Jane is under immense pressure to catch the killer before they strike again. Working long hours with little sleep, what she uncovers leaves her doubting her own mind.

~*~

As the winter of 1979 inches along, WDS Jane Tennison is working with the Peckham CID when bodies start showing up along Rye Lane, and with a serial killer on the loose, the press soon christen it “Murder Mile”. As the bodies pile up, Jane and her team search for connections between them, and in the seventies, prevailing attitudes against women in the force and ideas about how people should conduct themselves, and the various disagreements that crop up when friends are brought into suspicion, tensions arise as Jane tries to keep an open mind and not let prior relationships and connections get in the way of justice. As the plot moves along, suspects fall in and out of favour, some fizzle away into nothing, some disappear and others are let loose – yet one suspect looms large on Jane’s list – the only one connected to each victim, a dentist who is good friends with someone Jane works with, yet Jane doesn’t seem keen to let him off the hook.

As the case progresses, tensions rise amongst the cops and detectives, the complexities of the case become clearer , and soon, all attention turns to one viable suspect as Jane convinces the team leaders to look into them – making for an intriguing and fast-paced, and surprising finale as conflicts of the law and privilege, class and gender intersect to bring to life a story and characters that are vibrant and deep, exploring policing in an era when, as Jane observes, its still very much a male-dominated job, yet at the same time, showing the varying array and approaches to people and attitudes of the late seventies, and how these were dealt with.

The fourth in the Jane Tennison series, these stories see Jane starting out in her career, facing prejudice from some older detectives, and pressures to conform to what her family expects of her, and what society sees as right – despite the changes in society at the time as well. Caught between these changes and traditions that some characters seem to hold onto, Jane manages to find her way in the world, and her own path, and is open-minded and determined – she has to be, to get the bosses at work to listen to her.

Even though I had not read the previous three books in the series, it was easy to understand what was happening, and engage with the characters and story. It had an interesting plot, complex and intriguing yet not overwhelmingly so, and allowed room for character growth and change. It is a series I would recommend to mystery fans and is one that is in the middle ground of easy and complex- easy enough to knock out in a few reading sessions, yet the complex enough to be engaging and not be rushed, which is what makes reading it quickly possible. It can be savoured too, though I found I read it quickly because I wanted to know what happened.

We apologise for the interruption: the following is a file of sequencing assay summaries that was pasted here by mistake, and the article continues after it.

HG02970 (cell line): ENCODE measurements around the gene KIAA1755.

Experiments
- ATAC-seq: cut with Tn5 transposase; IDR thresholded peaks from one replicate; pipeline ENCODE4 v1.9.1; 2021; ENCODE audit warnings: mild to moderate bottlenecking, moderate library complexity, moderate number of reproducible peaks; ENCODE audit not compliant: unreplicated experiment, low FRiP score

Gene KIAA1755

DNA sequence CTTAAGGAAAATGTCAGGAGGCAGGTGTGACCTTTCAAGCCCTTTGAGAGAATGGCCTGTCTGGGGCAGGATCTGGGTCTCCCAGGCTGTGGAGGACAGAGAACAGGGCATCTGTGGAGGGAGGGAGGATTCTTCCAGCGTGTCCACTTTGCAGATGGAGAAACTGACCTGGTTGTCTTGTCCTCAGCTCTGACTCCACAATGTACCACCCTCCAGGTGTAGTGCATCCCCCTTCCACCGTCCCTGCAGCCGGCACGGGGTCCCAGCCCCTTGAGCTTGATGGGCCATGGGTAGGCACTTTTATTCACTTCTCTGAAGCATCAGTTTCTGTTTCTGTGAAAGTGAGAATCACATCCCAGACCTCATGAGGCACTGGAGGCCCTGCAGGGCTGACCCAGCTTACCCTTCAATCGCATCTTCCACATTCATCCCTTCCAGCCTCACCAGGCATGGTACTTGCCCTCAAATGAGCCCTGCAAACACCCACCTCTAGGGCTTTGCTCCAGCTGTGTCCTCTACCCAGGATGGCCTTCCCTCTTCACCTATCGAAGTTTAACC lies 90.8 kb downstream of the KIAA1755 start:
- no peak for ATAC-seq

An enjoyable read for new and old fans.

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Rather Be The Devil by Ian Rankin

rather-be-the-devil

 

 

Title: Rather Be The Devil

Author: Ian Rankin

Genre: Crime

Publisher: Hachette

Published: 3rd November, 2016

Format: Paperback

Pages: 310

Price: $32.99

Synopsis: Some cases never leave you.

For John Rebus, forty years may have passed, but the death of beautiful, promiscuous Maria Turquand still preys on his mind. Murdered in her hotel room on the night a famous rock star and his entourage were staying there, Maria’s killer has never been found.

Meanwhile, the dark heart of Edinburgh remains up for grabs. A young pretender, Darryl Christie, may have staked his claim, but a vicious attack leaves him weakened and vulnerable, and an inquiry into a major money laundering scheme threatens his position. Has old-time crime boss Big Ger Cafferty really given up the ghost, or is he biding his time until Edinburgh is once more ripe for the picking?

In a tale of twisted power, deep-rooted corruption and bitter rivalries, RATHER BE THE DEVIL showcases Rankin and Rebus at their unstoppable best.

~*~

ian-rankin-2In Rebus’ twenty-first outing, Rather Be The Devil, which marks thirty years since the misanthropic detective who investigates the dark underside of Edinburgh and the crimes it tries to conceal. In Rather Be The Devil, Rebus is retired, though rather unwillingly, and is haunted by an unsolved murder from forty years ago: Maria Turquand. Alongside this, a crime syndicate is trying to evade justice and capture. Naturally, a retired Rebus becomes embroiled in these cases, assisting his former colleagues as he grapples with health issues that he is hiding from those who care about him.

Told in third person, most scenes involve Rebus but there are a few that are seen from the perspective of another character, giving the reader insight into the world Rebus lives in. It is a world of history and darkness, in a city I have visited and could picture in my mind: Princes Street lined by old buildings, the Royal Mile and cobblestones leading up to Edinburgh Castle. Even the names of some of the surrounding areas of Leith were familiar. It is set in a place that has a varied history, an interesting one, that towers architecturally over Rebus and his colleagues as they uncover the unsavoury figures that seek to destroy lives.